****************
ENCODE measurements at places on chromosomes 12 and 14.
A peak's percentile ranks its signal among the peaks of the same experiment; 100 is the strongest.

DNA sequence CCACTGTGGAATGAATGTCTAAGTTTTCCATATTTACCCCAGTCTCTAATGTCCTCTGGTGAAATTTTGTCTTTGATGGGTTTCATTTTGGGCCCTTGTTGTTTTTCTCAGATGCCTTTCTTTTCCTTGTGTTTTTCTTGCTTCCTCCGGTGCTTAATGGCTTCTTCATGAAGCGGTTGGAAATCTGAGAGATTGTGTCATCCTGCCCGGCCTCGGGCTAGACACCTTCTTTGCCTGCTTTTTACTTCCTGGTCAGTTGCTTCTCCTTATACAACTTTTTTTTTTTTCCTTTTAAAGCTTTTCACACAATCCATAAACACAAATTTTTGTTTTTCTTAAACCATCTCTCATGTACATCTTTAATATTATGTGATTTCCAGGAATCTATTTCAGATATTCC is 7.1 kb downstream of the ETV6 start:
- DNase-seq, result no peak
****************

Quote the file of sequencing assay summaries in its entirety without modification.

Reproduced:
ENCODE measurements at places on chromosomes 12 and 14.
A peak's percentile ranks its signal among the peaks of the same experiment; 100 is the strongest.

DNA sequence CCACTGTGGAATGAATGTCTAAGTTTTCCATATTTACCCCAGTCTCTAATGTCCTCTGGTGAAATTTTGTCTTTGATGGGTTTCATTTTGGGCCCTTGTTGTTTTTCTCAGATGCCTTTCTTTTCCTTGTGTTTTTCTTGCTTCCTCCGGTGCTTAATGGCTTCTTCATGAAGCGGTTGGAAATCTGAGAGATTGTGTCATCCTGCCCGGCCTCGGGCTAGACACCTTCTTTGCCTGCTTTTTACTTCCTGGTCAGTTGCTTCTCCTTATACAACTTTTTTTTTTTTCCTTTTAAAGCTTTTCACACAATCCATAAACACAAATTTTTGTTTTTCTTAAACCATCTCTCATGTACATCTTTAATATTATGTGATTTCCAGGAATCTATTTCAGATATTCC is 7.1 kb downstream of the ETV6 start:
- DNase-seq, result no peak